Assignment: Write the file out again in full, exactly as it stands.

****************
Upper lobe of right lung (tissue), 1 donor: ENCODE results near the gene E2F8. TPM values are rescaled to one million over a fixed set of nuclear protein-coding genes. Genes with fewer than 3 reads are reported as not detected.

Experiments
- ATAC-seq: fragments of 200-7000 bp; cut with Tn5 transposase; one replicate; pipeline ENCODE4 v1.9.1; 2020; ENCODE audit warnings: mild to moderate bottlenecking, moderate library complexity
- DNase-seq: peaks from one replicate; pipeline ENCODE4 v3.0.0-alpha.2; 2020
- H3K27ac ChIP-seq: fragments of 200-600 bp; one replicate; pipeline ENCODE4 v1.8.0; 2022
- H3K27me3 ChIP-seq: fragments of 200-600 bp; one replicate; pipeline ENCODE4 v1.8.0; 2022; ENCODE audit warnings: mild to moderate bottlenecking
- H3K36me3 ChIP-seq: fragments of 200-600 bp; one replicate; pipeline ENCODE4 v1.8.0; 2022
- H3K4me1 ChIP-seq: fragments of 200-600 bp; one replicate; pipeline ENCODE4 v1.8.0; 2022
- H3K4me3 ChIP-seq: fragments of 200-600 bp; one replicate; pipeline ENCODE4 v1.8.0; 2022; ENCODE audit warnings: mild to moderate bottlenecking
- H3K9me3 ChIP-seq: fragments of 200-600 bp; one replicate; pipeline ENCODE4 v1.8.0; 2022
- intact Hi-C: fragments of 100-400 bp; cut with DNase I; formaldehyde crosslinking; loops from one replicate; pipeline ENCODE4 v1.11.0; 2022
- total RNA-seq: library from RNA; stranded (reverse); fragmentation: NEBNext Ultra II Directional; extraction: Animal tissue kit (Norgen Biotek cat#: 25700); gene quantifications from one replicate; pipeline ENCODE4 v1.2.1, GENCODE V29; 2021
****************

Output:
Upper lobe of right lung (tissue), 1 donor: ENCODE results near the gene E2F8. TPM values are rescaled to one million over a fixed set of nuclear protein-coding genes. Genes with fewer than 3 reads are reported as not detected.

Experiments
- ATAC-seq: fragments of 200-7000 bp; cut with Tn5 transposase; one replicate; pipeline ENCODE4 v1.9.1; 2020; ENCODE audit warnings: mild to moderate bottlenecking, moderate library complexity
- DNase-seq: peaks from one replicate; pipeline ENCODE4 v3.0.0-alpha.2; 2020
- H3K27ac ChIP-seq: fragments of 200-600 bp; one replicate; pipeline ENCODE4 v1.8.0; 2022
- H3K27me3 ChIP-seq: fragments of 200-600 bp; one replicate; pipeline ENCODE4 v1.8.0; 2022; ENCODE audit warnings: mild to moderate bottlenecking
- H3K36me3 ChIP-seq: fragments of 200-600 bp; one replicate; pipeline ENCODE4 v1.8.0; 2022
- H3K4me1 ChIP-seq: fragments of 200-600 bp; one replicate; pipeline ENCODE4 v1.8.0; 2022
- H3K4me3 ChIP-seq: fragments of 200-600 bp; one replicate; pipeline ENCODE4 v1.8.0; 2022; ENCODE audit warnings: mild to moderate bottlenecking
- H3K9me3 ChIP-seq: fragments of 200-600 bp; one replicate; pipeline ENCODE4 v1.8.0; 2022
- intact Hi-C: fragments of 100-400 bp; cut with DNase I; formaldehyde crosslinking; loops from one replicate; pipeline ENCODE4 v1.11.0; 2022
- total RNA-seq: library from RNA; stranded (reverse); fragmentation: NEBNext Ultra II Directional; extraction: Animal tissue kit (Norgen Biotek cat#: 25700); gene quantifications from one replicate; pipeline ENCODE4 v1.2.1, GENCODE V29; 2021